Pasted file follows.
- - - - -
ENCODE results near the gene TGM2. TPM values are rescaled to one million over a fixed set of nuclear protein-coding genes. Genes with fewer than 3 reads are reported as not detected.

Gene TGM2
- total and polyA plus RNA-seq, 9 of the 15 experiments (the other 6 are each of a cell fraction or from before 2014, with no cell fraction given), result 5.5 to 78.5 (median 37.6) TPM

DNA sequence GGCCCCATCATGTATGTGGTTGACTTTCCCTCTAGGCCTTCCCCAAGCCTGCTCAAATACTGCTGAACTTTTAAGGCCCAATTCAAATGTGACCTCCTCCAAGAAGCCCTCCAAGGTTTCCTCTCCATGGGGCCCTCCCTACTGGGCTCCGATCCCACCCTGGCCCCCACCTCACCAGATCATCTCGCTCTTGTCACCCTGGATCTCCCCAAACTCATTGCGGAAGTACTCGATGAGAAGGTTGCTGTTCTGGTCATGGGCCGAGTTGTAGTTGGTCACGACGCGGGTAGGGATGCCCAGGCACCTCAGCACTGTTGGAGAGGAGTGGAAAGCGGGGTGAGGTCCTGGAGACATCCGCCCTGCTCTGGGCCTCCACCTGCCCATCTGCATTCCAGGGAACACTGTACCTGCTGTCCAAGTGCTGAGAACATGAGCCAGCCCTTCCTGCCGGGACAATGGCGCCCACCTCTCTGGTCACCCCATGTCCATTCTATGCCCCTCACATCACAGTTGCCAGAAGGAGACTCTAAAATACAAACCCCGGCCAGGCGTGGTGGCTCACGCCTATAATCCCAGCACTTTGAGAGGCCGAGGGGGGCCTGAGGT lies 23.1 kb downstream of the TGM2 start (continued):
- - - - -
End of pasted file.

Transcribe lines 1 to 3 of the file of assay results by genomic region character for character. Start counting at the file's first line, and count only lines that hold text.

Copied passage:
ENCODE results near the gene TGM2. TPM values are rescaled to one million over a fixed set of nuclear protein-coding genes. Genes with fewer than 3 reads are reported as not detected.

Gene TGM2
- total and polyA plus RNA-seq, 9 of the 15 experiments (the other 6 are each of a cell fraction or from before 2014, with no cell fraction given), result 5.5 to 78.5 (median 37.6) TPM